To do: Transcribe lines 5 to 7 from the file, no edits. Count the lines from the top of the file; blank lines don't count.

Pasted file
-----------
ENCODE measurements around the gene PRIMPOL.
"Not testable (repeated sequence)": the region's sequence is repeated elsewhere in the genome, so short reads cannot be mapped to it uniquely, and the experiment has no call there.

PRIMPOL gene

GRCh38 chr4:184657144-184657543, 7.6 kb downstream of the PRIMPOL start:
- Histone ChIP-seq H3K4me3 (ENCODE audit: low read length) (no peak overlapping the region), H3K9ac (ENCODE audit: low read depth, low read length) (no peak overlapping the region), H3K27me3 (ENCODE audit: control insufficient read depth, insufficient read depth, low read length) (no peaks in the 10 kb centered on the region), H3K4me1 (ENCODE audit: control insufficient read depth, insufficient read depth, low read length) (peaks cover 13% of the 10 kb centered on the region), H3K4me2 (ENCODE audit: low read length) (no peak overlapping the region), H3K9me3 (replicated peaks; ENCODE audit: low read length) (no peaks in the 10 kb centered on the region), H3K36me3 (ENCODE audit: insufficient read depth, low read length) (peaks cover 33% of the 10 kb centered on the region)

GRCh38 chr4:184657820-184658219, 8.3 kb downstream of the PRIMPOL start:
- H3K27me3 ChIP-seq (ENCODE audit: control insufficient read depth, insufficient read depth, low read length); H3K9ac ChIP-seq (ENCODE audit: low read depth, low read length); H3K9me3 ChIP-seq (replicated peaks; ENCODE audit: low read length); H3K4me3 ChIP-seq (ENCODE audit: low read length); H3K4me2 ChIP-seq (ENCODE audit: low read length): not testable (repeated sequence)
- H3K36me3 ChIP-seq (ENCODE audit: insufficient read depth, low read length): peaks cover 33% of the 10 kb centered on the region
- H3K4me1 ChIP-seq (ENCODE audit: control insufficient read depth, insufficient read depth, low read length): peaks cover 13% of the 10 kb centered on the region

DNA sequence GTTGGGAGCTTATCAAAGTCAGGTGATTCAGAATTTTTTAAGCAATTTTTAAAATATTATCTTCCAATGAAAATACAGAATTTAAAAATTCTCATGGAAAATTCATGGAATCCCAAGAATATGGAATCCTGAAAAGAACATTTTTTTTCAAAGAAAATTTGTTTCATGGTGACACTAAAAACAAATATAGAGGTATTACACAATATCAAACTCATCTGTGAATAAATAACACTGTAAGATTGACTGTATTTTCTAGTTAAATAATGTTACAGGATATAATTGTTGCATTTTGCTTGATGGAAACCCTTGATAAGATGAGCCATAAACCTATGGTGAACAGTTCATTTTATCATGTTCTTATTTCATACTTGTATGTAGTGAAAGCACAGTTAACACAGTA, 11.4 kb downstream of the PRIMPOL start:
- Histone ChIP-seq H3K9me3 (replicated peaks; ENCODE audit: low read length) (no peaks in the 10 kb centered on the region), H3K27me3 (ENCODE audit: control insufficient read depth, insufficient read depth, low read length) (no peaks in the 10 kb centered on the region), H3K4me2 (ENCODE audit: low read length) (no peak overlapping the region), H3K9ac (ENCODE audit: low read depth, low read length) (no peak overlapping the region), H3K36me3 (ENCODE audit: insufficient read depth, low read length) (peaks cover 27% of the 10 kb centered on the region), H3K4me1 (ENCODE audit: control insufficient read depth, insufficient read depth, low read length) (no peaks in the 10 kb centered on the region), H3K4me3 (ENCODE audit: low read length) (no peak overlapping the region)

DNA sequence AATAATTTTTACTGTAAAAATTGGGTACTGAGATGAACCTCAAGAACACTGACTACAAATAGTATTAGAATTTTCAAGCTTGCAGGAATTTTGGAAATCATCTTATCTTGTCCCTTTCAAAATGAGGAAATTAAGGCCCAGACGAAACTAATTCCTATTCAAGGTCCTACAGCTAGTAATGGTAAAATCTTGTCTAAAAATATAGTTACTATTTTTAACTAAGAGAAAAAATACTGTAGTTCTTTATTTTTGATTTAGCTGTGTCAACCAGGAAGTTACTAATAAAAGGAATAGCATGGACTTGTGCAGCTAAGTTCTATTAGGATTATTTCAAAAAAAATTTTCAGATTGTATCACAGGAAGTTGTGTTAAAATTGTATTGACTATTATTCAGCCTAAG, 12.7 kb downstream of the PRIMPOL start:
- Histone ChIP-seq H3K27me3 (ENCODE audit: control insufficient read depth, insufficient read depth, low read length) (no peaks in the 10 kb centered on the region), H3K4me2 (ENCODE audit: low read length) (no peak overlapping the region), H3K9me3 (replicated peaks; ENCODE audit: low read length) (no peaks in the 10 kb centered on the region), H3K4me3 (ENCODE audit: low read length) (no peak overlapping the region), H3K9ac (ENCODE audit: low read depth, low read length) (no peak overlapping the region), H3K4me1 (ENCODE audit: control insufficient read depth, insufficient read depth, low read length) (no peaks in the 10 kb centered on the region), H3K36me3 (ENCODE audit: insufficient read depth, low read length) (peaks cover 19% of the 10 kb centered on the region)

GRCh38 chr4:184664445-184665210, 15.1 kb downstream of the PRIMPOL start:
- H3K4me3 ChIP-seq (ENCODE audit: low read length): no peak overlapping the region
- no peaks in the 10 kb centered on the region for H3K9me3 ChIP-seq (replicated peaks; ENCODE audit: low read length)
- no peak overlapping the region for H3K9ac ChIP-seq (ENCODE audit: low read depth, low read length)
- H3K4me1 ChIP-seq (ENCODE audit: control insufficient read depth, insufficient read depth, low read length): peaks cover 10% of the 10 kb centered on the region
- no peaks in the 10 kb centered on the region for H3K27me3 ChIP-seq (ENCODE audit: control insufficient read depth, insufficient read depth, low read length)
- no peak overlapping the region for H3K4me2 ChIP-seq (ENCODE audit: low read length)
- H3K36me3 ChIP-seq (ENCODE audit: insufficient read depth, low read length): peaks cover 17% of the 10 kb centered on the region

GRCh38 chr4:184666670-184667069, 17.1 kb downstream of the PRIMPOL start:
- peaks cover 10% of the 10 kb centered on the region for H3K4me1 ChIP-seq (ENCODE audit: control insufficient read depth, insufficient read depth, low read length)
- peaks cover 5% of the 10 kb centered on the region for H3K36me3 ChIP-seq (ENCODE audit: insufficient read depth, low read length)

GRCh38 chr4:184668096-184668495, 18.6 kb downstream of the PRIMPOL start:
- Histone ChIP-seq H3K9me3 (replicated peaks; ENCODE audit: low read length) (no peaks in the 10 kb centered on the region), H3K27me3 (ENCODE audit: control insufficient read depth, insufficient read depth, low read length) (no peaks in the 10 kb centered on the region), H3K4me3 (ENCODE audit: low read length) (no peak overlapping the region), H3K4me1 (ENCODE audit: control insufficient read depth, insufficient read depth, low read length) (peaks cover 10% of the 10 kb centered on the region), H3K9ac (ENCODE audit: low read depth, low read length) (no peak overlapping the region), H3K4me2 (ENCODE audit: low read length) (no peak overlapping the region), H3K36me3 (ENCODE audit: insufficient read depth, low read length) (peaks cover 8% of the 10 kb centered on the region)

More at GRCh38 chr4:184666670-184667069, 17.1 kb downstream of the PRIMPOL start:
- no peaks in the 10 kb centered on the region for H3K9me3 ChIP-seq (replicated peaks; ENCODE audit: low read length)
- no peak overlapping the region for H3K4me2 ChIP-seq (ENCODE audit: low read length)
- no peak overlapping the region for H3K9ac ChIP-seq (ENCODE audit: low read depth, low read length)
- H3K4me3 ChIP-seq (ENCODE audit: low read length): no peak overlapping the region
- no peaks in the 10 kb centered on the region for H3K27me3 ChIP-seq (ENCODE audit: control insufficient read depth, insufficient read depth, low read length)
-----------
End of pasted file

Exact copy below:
- Histone ChIP-seq H3K4me3 (ENCODE audit: low read length) (no peak overlapping the region), H3K9ac (ENCODE audit: low read depth, low read length) (no peak overlapping the region), H3K27me3 (ENCODE audit: control insufficient read depth, insufficient read depth, low read length) (no peaks in the 10 kb centered on the region), H3K4me1 (ENCODE audit: control insufficient read depth, insufficient read depth, low read length) (peaks cover 13% of the 10 kb centered on the region), H3K4me2 (ENCODE audit: low read length) (no peak overlapping the region), H3K9me3 (replicated peaks; ENCODE audit: low read length) (no peaks in the 10 kb centered on the region), H3K36me3 (ENCODE audit: insufficient read depth, low read length) (peaks cover 33% of the 10 kb centered on the region)

GRCh38 chr4:184657820-184658219, 8.3 kb downstream of the PRIMPOL start:
- H3K27me3 ChIP-seq (ENCODE audit: control insufficient read depth, insufficient read depth, low read length); H3K9ac ChIP-seq (ENCODE audit: low read depth, low read length); H3K9me3 ChIP-seq (replicated peaks; ENCODE audit: low read length); H3K4me3 ChIP-seq (ENCODE audit: low read length); H3K4me2 ChIP-seq (ENCODE audit: low read length): not testable (repeated sequence)